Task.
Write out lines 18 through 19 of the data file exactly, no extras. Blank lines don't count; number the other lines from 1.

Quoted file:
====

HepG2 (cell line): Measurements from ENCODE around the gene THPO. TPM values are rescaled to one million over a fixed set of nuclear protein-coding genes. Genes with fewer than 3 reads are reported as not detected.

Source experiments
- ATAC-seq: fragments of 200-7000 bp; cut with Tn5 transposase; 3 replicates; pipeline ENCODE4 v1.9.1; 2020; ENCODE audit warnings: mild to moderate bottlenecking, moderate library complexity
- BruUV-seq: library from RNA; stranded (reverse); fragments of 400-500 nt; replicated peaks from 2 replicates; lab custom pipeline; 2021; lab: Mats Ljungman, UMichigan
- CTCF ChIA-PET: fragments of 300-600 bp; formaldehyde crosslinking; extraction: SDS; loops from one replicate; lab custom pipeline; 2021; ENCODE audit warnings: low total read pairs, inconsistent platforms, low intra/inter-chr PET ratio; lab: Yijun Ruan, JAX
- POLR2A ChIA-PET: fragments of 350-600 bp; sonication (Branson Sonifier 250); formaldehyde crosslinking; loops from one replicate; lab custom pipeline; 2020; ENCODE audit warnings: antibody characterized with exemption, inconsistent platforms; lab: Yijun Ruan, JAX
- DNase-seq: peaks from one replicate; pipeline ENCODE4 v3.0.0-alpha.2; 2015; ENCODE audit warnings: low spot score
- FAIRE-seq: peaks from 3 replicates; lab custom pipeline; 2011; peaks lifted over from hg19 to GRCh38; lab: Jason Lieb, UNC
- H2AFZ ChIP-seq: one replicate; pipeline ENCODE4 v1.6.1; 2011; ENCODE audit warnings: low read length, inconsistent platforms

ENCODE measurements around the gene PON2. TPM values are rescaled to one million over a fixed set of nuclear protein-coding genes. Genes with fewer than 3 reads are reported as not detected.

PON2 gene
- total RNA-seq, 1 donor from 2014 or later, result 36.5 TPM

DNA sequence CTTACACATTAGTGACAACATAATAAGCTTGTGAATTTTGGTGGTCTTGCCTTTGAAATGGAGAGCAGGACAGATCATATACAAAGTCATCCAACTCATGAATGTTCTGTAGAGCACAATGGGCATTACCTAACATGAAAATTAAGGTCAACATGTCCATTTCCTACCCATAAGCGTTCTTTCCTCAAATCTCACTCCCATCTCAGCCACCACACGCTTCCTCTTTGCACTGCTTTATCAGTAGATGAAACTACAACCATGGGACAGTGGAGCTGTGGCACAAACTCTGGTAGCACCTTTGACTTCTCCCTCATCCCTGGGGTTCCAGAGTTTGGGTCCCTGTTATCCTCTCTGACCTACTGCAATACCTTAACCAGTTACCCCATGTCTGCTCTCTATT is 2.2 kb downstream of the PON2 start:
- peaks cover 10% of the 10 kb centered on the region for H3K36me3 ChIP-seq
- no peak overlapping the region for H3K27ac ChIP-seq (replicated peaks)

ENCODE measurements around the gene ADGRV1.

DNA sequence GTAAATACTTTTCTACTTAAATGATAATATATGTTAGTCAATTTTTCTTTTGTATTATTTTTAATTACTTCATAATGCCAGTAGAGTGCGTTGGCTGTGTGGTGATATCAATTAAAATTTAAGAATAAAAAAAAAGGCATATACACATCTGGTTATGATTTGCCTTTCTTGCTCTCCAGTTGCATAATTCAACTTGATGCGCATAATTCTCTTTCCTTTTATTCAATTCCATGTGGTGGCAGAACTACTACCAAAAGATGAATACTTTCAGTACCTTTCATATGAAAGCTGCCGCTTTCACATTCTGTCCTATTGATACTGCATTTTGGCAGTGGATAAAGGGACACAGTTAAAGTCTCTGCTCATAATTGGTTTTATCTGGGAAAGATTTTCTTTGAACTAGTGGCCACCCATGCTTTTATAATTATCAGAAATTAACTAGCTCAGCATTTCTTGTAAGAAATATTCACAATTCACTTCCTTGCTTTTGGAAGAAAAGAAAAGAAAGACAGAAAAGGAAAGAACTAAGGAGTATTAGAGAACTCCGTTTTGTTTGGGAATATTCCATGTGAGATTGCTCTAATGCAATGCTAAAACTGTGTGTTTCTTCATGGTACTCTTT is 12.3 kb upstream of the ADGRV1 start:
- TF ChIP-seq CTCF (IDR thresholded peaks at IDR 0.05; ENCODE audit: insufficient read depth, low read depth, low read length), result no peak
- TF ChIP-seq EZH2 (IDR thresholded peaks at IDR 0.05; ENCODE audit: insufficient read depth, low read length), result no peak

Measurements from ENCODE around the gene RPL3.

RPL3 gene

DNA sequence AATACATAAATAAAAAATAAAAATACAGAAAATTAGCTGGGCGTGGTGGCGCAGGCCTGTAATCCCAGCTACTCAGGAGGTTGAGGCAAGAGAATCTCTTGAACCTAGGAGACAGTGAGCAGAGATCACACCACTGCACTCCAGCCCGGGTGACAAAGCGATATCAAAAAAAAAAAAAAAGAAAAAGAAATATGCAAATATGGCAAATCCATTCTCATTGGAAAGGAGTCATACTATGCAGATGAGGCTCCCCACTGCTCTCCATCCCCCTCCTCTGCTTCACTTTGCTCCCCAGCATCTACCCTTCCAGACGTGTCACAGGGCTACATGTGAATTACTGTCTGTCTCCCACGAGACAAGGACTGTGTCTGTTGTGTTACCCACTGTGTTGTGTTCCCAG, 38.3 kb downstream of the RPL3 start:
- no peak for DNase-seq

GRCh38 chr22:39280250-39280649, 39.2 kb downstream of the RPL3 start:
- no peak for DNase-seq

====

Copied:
- TF ChIP-seq CTCF (IDR thresholded peaks at IDR 0.05; ENCODE audit: insufficient read depth, low read depth, low read length), result no peak
- TF ChIP-seq EZH2 (IDR thresholded peaks at IDR 0.05; ENCODE audit: insufficient read depth, low read length), result no peak